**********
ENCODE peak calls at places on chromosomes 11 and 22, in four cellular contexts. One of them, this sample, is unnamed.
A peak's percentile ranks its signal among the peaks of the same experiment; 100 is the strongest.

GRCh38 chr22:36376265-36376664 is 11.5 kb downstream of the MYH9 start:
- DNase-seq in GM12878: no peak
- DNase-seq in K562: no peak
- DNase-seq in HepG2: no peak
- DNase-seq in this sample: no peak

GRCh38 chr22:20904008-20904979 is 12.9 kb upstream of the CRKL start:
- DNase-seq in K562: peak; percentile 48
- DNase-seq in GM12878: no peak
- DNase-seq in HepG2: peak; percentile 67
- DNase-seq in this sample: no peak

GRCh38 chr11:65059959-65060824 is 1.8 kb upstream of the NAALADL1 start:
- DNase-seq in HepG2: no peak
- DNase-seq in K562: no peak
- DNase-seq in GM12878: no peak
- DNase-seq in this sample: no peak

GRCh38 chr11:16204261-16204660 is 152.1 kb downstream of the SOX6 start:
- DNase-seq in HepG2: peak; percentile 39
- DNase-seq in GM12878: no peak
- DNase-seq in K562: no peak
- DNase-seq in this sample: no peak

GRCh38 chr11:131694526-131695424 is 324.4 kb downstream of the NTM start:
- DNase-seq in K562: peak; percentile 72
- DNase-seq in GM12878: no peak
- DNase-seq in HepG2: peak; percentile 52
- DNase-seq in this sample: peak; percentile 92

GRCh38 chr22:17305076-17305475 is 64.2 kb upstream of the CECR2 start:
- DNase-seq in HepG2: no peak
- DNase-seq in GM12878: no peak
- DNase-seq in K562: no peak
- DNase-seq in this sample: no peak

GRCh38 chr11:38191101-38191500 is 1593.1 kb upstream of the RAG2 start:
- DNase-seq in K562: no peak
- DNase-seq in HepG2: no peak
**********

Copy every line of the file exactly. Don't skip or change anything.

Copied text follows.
ENCODE peak calls at places on chromosomes 11 and 22, in four cellular contexts. One of them, this sample, is unnamed.
A peak's percentile ranks its signal among the peaks of the same experiment; 100 is the strongest.

GRCh38 chr22:36376265-36376664 is 11.5 kb downstream of the MYH9 start:
- DNase-seq in GM12878: no peak
- DNase-seq in K562: no peak
- DNase-seq in HepG2: no peak
- DNase-seq in this sample: no peak

GRCh38 chr22:20904008-20904979 is 12.9 kb upstream of the CRKL start:
- DNase-seq in K562: peak; percentile 48
- DNase-seq in GM12878: no peak
- DNase-seq in HepG2: peak; percentile 67
- DNase-seq in this sample: no peak

GRCh38 chr11:65059959-65060824 is 1.8 kb upstream of the NAALADL1 start:
- DNase-seq in HepG2: no peak
- DNase-seq in K562: no peak
- DNase-seq in GM12878: no peak
- DNase-seq in this sample: no peak

GRCh38 chr11:16204261-16204660 is 152.1 kb downstream of the SOX6 start:
- DNase-seq in HepG2: peak; percentile 39
- DNase-seq in GM12878: no peak
- DNase-seq in K562: no peak
- DNase-seq in this sample: no peak

GRCh38 chr11:131694526-131695424 is 324.4 kb downstream of the NTM start:
- DNase-seq in K562: peak; percentile 72
- DNase-seq in GM12878: no peak
- DNase-seq in HepG2: peak; percentile 52
- DNase-seq in this sample: peak; percentile 92

GRCh38 chr22:17305076-17305475 is 64.2 kb upstream of the CECR2 start:
- DNase-seq in HepG2: no peak
- DNase-seq in GM12878: no peak
- DNase-seq in K562: no peak
- DNase-seq in this sample: no peak

GRCh38 chr11:38191101-38191500 is 1593.1 kb upstream of the RAG2 start:
- DNase-seq in K562: no peak
- DNase-seq in HepG2: no peak